Baby booms hit some US hospitals after historic drop in births

Amid the pandemic, births in the U.S. fell by 4 percent in 2020. Now, however, that trend is reversing as some hospitals experience baby booms. 

In June, staff at Baylor Scott & White All Saints Medical Center-Fort Worth's (Texas) Andrews Women's Hospital delivered 107 babies during a 91-hour period — a "rare and exceptional" influx for the hospital, which usually averages 16 deliveries per day. 

Compared to June 2020, deliveries at the hospital overall are up 11 percent, said Michelle Stemley, MSN, RN, director of nursing at the hospital. 

"The team has really pulled together to handle the increase in delivery volume," Ms. Stemley told Becker's. "We have had to implement our surge capacity plan to accommodate the influx of patients. Nurses are working extra shifts and leadership has jumped in to help ensure all of our patients receive excellent care." 

While impossible to pinpoint what's behind the recent trend, Jay Herd, MD, the hospital's chief medical officer, speculates pandemic lockdowns are a likely factor. Once news spread that a COVID-19 vaccine was coming soon, people also likely felt more comfortable resuming plans to grow their families, Dr. Herd said. 

Chicago-based Rush University Medical Center is also seeing a significant uptick in deliveries, though later than expected. Instead, birth volume started to rise in May, and continued to increase throughout June and July, said Denise Banton, RN, unit director of labor and delivery at Rush and interim unit director of the antepartum postpartum unit.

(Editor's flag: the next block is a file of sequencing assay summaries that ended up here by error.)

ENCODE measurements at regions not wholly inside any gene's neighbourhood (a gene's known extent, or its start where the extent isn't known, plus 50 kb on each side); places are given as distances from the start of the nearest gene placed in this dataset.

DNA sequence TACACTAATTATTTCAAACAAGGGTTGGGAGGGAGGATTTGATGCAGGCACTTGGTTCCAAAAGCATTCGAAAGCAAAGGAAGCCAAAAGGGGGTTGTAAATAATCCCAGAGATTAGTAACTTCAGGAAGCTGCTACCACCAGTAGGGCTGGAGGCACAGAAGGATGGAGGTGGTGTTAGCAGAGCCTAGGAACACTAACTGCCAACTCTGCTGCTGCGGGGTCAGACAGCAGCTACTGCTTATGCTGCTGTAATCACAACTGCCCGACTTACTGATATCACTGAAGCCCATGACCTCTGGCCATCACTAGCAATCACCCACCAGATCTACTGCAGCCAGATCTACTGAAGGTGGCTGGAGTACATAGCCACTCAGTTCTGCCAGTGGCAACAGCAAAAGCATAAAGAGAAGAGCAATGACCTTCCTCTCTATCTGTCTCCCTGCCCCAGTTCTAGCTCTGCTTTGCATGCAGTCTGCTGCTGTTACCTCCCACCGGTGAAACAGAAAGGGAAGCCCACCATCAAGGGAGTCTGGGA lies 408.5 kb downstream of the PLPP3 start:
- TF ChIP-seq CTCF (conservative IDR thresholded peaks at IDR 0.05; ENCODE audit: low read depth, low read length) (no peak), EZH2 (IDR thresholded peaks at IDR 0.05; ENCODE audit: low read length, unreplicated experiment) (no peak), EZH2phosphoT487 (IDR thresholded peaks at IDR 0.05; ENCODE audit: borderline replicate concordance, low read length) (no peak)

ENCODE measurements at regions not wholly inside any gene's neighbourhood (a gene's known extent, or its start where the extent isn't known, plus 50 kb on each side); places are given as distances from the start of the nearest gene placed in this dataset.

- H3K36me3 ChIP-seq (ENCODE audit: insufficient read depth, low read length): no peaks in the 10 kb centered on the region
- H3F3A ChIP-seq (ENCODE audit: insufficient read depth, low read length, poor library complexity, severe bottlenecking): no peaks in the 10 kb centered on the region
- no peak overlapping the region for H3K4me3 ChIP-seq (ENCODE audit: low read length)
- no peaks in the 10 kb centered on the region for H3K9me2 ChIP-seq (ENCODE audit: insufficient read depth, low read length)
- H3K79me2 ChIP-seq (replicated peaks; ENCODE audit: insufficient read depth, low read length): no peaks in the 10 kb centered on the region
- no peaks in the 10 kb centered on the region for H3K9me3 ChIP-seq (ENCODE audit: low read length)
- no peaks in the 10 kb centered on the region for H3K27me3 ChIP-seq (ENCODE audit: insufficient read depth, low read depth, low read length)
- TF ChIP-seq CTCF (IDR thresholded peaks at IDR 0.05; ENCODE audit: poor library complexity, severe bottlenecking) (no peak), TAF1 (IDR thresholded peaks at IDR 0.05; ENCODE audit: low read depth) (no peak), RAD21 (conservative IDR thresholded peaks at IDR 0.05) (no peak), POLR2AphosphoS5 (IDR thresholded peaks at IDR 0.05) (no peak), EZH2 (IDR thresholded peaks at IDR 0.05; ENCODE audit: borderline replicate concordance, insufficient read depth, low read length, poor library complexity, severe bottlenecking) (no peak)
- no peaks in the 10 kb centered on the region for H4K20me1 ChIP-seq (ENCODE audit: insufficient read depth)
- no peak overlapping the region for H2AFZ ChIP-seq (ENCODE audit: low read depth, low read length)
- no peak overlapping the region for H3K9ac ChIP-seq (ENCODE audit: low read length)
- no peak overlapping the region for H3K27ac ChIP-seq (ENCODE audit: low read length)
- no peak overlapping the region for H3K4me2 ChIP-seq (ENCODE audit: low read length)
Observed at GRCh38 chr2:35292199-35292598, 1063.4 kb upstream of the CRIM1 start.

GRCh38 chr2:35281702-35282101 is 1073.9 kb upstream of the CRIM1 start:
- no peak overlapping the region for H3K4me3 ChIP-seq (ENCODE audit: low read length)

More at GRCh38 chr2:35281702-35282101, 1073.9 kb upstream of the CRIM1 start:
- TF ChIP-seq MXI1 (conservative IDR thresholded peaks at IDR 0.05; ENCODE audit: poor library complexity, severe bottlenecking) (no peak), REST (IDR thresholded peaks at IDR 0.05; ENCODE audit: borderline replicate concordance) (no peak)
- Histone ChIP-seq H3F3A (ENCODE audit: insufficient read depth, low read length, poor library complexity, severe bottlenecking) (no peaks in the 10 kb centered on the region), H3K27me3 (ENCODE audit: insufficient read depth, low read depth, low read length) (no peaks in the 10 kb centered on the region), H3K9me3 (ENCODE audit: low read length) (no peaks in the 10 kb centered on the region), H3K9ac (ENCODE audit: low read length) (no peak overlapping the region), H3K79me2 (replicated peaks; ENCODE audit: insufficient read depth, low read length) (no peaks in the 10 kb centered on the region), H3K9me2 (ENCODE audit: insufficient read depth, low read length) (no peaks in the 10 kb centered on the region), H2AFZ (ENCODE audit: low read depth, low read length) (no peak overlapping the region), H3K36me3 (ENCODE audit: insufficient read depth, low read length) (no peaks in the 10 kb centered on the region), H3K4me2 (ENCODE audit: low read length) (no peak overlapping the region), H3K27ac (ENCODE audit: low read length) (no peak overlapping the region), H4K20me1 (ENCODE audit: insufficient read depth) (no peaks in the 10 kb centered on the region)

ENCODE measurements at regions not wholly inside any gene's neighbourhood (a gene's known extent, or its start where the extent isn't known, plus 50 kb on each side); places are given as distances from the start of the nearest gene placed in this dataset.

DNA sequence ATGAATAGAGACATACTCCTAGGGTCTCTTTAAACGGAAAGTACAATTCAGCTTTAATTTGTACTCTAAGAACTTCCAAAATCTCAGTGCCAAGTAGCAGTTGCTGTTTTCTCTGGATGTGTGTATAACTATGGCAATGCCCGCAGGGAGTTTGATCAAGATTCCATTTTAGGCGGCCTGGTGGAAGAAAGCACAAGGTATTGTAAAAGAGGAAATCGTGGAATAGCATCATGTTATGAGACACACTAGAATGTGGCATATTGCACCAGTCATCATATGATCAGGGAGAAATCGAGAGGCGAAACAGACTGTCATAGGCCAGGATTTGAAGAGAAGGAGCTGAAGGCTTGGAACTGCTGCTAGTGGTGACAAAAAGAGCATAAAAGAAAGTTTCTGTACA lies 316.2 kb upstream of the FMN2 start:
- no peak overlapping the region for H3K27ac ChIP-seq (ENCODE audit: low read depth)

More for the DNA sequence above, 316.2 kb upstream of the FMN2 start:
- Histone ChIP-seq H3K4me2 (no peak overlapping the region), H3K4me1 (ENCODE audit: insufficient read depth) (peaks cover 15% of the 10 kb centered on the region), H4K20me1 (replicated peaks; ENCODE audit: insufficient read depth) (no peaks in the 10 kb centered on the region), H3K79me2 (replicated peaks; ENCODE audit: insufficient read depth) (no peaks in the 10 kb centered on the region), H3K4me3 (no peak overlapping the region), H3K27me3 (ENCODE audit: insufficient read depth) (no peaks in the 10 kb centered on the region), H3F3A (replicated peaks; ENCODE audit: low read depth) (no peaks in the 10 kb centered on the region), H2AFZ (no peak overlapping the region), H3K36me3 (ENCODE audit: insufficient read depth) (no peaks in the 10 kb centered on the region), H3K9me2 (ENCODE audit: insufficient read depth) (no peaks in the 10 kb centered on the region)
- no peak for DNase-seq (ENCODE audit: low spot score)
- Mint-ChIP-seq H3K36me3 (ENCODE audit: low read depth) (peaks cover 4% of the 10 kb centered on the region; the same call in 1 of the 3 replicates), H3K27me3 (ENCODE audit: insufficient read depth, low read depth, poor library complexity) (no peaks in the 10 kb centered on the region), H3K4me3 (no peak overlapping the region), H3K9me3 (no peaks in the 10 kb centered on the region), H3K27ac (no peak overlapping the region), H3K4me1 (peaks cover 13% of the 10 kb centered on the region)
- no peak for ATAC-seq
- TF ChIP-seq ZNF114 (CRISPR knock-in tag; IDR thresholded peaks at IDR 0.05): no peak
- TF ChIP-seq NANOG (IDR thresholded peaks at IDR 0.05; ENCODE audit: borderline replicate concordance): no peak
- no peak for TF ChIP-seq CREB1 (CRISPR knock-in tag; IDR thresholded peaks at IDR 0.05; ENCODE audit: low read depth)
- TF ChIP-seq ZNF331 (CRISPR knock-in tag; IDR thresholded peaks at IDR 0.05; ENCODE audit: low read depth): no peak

"In obstetrics, traditionally we tend to trend with higher birth numbers around nine to 11 months after a major catastrophic event," Ms. Banton said. "Consistent with the past, we had anticipated a baby boom around December 2020 to February 2021. That was not the case."

She noted that Rush's recent partnership with Chicago-based Esperanza Health Clinics may have resulted in a bump in deliveries. 

"I believe it is a combination of late pandemic babies and our newer affiliation," Ms. Banton said. "As a co-perinatal center with Chicago-based Advocate Illinois Masonic Medical Center, a large percentage of our patients are high risk in nature and thus there is an acuity factor that adds weight to the volume of patients seen."

Increased staffing levels across the board are required to continue to maintain quality patient care, Ms. Banton said. "Like most facilities, we are actively recruiting the best candidates to meet the needs of our patient population. The institution has identified the need to support and address staff wellness endeavors to support the healthcare team to not only survive, but thrive through the lingering effects of the COVID-19 pandemic."

However, not every hospital is experiencing this trend. Both Los Angeles-based Cedars-Sinai Medical Center and UCLA Medical Center, Los Angeles did not experience similar trends. Cedars-Sinai isn't reporting any significant changes in its birth and delivery volumes, while UCLA Medical Center saw volumes of deliveries drop amid the pandemic.  

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